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  1. Past Hour
  2. I've really been enjoying this blog. Old friends and new acquaintances.
  3. So, What Are You Listening To NOW?

    Ab Baars Trio - A Free Step: The Music of John Carter
  4. Today
  5. So, What Are You Listening To NOW?

    Actually, a somewhat meaningful record, except for when Jon Faddis solos, which is on every cut and in no predictable order. But is there meaningfulness in imperfection, annoyance even? Perhaps there is. But I'd have liked this pretty good record into damn good status if Jon Faddis was not on it, at least not playing like this.
  6. Jazz Police, University Jazz Program Nightmare Stories

    In retrospect, I get that there's all kinds of fine lines being walked, not the least of which is the sheer terror of career survival in a brand-world that is all about product. But still, there were better ways/angles from which to steer the conversation into one of esthetics and THEN pivot to, hey, you know, I get it, but this is not the place for it, this is not what we do here, ok? Then again, I was, like, 19 and the director couldn't have been over...26 or so, young married guy trying to keep a gig and get his career thing together. Neither one of us probably knew shit about where the other was coming from, to be honest. He ended up being a nice enough guy and we had a good band, fun to play in, just not that, not there, Fair enough. I'd be lying if i said it didn't leave a bruise or two, but c'est la vie, right? Life will always bruise you, that's just how it works. But that's all hindsight now, so...fuck the police anyway!
  7. Shipping delays

    I received an email about the shipping delays involving the Japanese post office. Essentially, all packages which shipped before April 23th will be delivered but right now most packages which shipped after April 3rd have been held up by Japan Post and are still in Japan; they are stuck with a huge amount of packages because flights to the US have been reduced and canceled. It will now take 2-4 months for packages to get to their final destination.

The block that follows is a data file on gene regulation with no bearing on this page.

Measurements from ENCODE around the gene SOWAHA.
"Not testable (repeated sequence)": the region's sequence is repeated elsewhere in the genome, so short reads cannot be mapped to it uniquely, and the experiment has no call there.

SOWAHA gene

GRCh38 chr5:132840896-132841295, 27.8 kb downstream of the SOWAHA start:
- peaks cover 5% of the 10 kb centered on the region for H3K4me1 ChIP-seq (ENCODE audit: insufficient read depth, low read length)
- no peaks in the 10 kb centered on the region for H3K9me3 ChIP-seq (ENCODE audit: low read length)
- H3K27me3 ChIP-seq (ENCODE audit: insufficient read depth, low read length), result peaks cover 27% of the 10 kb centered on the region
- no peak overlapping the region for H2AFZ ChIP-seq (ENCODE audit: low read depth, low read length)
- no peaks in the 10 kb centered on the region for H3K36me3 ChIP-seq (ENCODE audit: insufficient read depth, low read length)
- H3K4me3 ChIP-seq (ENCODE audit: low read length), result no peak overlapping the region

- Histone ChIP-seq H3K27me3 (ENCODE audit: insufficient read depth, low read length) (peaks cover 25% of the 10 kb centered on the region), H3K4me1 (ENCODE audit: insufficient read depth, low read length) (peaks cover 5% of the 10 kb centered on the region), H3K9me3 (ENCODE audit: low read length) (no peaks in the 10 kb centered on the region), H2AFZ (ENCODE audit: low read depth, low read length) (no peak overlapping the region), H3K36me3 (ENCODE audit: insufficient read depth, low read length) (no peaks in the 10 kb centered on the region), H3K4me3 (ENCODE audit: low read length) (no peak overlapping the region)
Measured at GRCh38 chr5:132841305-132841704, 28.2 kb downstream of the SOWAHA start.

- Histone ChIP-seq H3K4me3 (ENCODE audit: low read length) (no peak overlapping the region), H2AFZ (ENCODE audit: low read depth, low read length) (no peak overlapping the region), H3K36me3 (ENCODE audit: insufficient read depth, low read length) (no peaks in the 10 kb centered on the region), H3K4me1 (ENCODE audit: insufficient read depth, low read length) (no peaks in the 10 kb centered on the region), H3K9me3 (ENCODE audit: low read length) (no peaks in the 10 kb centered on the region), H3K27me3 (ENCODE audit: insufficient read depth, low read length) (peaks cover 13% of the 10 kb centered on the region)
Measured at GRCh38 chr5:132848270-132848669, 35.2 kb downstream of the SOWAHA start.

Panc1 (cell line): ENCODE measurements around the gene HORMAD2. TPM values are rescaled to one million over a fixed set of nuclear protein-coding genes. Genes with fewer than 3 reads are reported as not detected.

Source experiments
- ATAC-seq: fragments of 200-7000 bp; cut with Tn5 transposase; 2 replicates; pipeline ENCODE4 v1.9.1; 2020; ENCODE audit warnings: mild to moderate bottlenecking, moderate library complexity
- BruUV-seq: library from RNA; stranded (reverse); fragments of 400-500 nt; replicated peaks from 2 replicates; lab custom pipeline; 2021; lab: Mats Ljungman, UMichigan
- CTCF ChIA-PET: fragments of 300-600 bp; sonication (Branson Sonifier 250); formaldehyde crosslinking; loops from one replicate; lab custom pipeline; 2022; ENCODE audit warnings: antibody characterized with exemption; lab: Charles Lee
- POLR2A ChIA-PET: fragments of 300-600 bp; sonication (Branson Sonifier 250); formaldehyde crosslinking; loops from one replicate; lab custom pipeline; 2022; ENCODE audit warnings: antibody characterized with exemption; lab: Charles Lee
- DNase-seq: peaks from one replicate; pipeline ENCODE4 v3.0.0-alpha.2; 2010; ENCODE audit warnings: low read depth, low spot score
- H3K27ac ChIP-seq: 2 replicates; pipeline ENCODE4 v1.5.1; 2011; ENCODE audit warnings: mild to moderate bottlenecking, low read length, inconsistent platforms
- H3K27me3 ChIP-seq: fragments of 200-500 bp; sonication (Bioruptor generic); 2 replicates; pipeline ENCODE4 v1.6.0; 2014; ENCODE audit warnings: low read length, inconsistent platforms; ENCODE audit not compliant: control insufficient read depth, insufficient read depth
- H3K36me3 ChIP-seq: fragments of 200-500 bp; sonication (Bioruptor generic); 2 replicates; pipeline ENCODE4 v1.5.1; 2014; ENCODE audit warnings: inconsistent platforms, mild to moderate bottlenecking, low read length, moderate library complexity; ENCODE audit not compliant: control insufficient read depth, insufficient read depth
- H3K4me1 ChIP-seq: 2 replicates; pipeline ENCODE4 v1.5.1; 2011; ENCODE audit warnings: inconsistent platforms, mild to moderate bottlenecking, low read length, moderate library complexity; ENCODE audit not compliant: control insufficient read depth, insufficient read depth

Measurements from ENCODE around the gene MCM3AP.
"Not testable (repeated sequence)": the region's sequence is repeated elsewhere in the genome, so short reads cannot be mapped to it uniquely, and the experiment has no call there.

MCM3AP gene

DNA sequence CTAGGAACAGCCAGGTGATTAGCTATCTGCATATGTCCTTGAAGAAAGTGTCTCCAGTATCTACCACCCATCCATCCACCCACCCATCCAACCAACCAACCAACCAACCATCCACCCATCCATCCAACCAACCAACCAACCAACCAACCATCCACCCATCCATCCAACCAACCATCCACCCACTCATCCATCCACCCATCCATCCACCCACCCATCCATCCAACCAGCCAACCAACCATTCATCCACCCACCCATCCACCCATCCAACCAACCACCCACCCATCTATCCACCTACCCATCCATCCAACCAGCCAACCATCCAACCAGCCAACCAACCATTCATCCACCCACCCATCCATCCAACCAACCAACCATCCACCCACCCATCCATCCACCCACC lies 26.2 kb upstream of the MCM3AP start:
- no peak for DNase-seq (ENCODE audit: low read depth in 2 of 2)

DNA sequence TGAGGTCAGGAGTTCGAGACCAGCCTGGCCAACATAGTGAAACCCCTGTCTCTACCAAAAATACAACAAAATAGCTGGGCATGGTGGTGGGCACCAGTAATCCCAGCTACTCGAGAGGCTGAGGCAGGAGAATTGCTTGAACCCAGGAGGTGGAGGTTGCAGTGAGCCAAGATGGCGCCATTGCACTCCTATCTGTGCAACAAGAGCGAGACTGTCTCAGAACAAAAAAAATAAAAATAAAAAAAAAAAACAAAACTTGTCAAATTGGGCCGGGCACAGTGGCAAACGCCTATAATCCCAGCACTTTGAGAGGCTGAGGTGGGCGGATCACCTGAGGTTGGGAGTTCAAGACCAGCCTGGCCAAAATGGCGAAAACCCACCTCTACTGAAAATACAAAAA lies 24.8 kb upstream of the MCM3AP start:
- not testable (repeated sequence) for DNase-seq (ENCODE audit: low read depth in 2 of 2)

8. Some stressful things are happening at work. To keep myself distracted, today I decided to conduct an impromptu listening experiment. I just finished listening to to ten different recordings of Beethoven's Piano Sonata No. 31 in A flat major, Op. 110. The recordings I chose: Arrau (Philips) Barenboim (DG) Brendel (Philips I) Buchbinder (Teldec) Hungerford Kempff (DG II) Kovacevich (Warner Classics) Pollini Serkin (1960) Solomon I enjoyed listening to all of these recordings, but -- for this listener, today -- three stood out. They are (in no particular order): KOVACEVICH - for his dark and brooding weightiness; it's a "heavy" reading--in the best sense of the word. Think Otto Klemperer. SERKIN - for his sense of pathos and subsequent joyousness; there's also a singing quality in Serkin's playing that brings the "Choral" Symphony to mind. HUNGERFORD - for creating such a profound sense of drama; if you want a visual image of Hungerford's way with this music, think of Zeus, his arm raised above his head, casting his lightning bolt. It's fun to do these sorts of listening comparisons, occasionally. It's a bit like comparing ten different jazz versions of "Body and Soul." Some might be more important than others (historically speaking), but I'm resistant to the idea of finding a "definitive" one. So, do you have a favorite recording of LvB's Op.110 sonata?